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HomeHealth & FitnessHere's what monkeypox risk people with eczema should know about

Here's what monkeypox risk people with eczema should know about

There is a lot of important discussion online about how stigmatized the response to monkeypox outbreaks is, in part because the disease can cause noticeable skin symptoms — something chronic skin disease sufferers know all too well .

On Twitter, people with eczema, a common skin condition affecting about 7% of U.S. adults, expressed concern about their high risk and prevalence of monkeypox complications Lack of vaccine access is a shared concern.

Right now, the monkeypox outbreak is overwhelmingly affecting the LGBTQ+ community — more specifically, men who have sex with men — but that doesn’t mean Just because some of them don’t have eczema, it doesn’t mean that others at high risk for complications, including anyone with eczema or immunocompromised, should be Excluded from the public health response as the outbreak continues.

So, what’s the deal here? What are the potential effects of monkeypox on people with eczema? In the future, experts will break down what we know so far.

First, some background on monkeypox and eczema as separate conditions.

According to the American Academy of Dermatology (AAD), eczema, medically known as atopic dermatitis, is an umbrella term for a group of skin conditions that commonly cause dry skin , itching, inflammation and irritation. Eczema is not contagious, and the cause of the condition is not fully understood, although experts believe a genetic and immune system-related link may be involved. Eczema can cause rashes on various areas of the skin, as well as small raised bumps that some people may ooze or crust over.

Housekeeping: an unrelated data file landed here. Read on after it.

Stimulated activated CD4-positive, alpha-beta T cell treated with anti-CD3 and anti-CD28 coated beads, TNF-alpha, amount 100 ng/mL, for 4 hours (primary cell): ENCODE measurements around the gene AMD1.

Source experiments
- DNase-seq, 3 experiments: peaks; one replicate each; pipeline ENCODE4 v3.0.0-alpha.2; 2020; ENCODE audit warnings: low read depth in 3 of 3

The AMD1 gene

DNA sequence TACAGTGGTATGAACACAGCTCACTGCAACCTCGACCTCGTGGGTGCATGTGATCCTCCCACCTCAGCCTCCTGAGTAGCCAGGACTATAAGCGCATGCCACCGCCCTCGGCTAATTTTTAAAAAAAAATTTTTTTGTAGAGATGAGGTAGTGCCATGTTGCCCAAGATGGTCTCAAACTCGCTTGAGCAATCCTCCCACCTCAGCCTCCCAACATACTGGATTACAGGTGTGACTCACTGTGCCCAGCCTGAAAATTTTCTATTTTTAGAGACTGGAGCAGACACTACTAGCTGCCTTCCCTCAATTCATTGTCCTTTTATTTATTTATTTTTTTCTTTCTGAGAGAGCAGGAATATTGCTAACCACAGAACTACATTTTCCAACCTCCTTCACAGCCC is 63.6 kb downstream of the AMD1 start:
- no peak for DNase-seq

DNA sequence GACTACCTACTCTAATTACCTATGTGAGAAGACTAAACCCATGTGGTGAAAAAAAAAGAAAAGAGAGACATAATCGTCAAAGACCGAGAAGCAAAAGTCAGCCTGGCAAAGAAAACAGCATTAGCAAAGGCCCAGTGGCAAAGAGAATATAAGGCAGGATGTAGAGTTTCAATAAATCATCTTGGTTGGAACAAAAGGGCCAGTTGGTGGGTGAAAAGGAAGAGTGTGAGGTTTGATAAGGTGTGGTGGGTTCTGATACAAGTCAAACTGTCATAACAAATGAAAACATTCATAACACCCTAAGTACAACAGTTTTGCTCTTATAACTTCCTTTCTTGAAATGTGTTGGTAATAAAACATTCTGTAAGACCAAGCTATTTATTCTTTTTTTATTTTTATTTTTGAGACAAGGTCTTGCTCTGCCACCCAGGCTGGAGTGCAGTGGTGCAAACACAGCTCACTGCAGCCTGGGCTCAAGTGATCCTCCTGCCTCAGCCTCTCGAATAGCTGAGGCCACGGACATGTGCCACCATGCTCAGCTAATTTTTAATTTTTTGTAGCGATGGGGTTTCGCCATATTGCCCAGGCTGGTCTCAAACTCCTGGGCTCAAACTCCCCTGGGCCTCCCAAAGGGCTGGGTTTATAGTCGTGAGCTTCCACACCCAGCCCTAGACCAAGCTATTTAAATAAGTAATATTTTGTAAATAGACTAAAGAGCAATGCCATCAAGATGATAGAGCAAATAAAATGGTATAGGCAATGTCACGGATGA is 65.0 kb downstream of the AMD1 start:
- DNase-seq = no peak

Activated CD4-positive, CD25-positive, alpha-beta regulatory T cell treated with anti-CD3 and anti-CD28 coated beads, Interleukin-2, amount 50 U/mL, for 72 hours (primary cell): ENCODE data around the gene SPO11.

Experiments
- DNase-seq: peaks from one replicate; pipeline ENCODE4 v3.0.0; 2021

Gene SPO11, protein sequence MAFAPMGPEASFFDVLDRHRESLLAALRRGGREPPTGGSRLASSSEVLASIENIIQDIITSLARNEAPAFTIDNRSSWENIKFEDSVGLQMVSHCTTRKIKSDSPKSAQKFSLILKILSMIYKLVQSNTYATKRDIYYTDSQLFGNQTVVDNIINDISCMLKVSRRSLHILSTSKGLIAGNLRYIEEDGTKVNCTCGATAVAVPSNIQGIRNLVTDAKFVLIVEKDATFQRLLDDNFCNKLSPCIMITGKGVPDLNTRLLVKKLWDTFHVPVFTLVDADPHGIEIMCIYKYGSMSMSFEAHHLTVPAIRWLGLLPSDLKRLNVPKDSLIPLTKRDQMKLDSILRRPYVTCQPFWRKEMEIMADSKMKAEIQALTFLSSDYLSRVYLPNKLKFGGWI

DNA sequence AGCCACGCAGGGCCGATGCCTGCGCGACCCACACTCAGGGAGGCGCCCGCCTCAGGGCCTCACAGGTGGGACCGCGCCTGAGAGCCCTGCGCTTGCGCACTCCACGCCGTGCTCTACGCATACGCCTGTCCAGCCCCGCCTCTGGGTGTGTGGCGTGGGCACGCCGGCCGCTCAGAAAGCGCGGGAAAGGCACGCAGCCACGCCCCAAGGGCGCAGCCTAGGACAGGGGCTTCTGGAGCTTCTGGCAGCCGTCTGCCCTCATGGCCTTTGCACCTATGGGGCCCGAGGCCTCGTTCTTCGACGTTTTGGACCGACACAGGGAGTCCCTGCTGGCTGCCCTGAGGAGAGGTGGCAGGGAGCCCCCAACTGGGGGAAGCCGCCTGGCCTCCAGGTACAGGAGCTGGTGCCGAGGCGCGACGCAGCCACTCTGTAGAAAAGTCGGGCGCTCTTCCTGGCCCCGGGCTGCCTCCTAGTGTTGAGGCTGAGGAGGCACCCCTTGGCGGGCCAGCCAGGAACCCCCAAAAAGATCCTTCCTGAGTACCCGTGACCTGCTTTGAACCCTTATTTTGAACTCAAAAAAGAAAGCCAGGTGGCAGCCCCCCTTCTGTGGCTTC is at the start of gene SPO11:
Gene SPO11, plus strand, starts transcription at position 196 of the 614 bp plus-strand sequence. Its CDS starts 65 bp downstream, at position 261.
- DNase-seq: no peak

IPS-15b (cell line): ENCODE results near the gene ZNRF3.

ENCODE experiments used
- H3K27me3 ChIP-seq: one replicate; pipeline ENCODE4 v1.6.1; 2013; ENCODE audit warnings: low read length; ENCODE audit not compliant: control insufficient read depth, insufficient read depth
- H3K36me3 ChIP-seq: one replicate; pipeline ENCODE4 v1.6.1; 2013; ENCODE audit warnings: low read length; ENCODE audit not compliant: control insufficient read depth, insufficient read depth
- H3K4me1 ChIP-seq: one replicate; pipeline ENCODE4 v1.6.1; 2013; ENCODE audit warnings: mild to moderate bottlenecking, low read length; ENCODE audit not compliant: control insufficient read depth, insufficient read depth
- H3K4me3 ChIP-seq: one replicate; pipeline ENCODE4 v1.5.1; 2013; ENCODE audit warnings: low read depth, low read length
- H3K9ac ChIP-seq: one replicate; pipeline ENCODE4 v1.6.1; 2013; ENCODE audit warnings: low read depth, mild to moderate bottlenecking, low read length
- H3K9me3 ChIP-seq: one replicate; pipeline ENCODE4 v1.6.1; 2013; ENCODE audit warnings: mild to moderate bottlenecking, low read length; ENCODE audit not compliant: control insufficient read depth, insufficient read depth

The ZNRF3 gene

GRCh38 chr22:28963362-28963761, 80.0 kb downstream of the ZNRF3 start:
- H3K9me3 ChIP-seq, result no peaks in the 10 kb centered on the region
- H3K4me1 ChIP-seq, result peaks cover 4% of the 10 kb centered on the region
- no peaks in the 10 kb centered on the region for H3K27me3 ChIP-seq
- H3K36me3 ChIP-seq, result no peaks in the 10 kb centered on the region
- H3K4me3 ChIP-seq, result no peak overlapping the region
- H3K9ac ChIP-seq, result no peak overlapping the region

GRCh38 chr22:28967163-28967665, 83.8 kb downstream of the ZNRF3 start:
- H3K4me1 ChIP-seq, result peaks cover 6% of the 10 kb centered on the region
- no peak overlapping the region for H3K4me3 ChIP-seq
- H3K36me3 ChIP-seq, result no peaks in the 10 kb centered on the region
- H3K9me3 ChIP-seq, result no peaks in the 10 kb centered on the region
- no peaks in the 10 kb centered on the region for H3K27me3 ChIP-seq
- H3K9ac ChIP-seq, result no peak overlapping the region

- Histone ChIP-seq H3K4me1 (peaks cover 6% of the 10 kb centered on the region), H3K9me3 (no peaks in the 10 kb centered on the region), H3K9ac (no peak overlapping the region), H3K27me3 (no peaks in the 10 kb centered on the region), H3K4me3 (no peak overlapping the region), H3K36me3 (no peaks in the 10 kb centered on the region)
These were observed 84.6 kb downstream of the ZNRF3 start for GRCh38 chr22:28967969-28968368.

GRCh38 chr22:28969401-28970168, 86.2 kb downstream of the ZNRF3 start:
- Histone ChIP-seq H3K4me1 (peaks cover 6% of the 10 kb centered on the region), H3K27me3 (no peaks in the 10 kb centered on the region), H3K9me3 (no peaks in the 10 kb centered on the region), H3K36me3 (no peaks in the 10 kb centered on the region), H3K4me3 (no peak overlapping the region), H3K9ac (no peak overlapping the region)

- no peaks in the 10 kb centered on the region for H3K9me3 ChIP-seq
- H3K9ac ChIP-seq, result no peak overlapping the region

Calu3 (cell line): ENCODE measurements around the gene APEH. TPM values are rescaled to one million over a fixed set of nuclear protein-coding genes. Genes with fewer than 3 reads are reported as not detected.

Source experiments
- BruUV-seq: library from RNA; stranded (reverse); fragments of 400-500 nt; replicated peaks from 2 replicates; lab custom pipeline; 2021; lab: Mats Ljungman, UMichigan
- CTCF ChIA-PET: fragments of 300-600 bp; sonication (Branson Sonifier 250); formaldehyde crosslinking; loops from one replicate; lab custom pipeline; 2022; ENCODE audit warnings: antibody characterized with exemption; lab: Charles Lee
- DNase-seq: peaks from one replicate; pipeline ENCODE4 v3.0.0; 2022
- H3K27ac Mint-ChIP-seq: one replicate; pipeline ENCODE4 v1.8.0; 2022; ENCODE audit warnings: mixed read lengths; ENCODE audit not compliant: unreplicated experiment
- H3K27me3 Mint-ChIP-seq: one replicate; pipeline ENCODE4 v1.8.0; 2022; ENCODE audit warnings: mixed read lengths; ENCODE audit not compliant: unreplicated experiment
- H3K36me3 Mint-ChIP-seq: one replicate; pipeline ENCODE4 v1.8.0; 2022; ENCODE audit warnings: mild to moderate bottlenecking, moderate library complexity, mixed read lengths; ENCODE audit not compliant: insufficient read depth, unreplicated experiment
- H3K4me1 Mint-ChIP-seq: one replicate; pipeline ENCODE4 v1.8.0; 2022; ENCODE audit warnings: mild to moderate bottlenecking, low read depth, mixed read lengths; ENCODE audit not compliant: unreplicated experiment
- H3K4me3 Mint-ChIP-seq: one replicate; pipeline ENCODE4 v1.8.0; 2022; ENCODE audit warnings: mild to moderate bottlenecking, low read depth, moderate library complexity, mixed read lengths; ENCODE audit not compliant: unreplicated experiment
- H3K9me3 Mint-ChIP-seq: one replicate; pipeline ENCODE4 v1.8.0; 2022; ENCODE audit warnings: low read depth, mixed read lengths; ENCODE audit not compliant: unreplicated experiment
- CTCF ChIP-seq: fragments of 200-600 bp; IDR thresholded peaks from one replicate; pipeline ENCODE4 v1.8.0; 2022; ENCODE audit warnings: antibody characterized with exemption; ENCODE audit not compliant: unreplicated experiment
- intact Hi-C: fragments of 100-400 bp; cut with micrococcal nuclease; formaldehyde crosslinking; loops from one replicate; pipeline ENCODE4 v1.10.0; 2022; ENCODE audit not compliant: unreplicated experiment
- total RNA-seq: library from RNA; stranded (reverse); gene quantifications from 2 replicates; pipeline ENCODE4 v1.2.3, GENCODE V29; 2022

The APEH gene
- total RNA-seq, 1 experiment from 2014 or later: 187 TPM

Monkeypox is a disease caused by the monkeypox virus, according to the Centers for Disease Control and Prevention (CDC). This virus is related to the smallpox virus, which also causes smallpox. Monkeypox usually presents with a noticeable rash that can be painful, as well as flu-like symptoms. The disease is contagious. In the current epidemic, it is mainly transmitted through close and long-term skin contact, including direct contact with monkeypox lesions, scabs, and disease prevention. Or from bodily fluids of people infected with the virus, the control center said. However, the virus has historically been known to spread in a number of ways, including through respiratory secretions and contact with contaminated objects, including fabrics.

People with certain skin conditions, who take eczema seriously, are at a higher risk of severe monkeypox if they become infected, the CDC warns. but why? “Eczema affects the skin barrier and the integrity of the skin’s immune system, making the skin more susceptible to infections—including monkeypox infections,” Howa Yeung, MD, assistant professor of dermatology at Emory University School of Medicine, tells SELF.

Basically, people with eczema have “a weaker skin barrier,” Cindy Wassef, MD, assistant professor at Rutgers Dermatology Center, tells SELF. “Dry, cracked skin makes it easier for viruses and bacteria to enter the skin, including monkeypox,” she explains.

Monkeypox is usually a self-limiting disease that lasts two to four weeks, the CDC says. But in severe cases, especially those who are very young, pregnant, immunocompromised or have a history of eczema, the infection can lead to hospitalization and even death.

What eczema patients should know about the monkeypox vaccine?

There are two different vaccines to be aware of: Jynneos (Imvanex) and ACAM2000 (Imvamune). According to the CDC, they are licensed to prevent smallpox, but are also working to reduce the risk of severe monkeypox infection.



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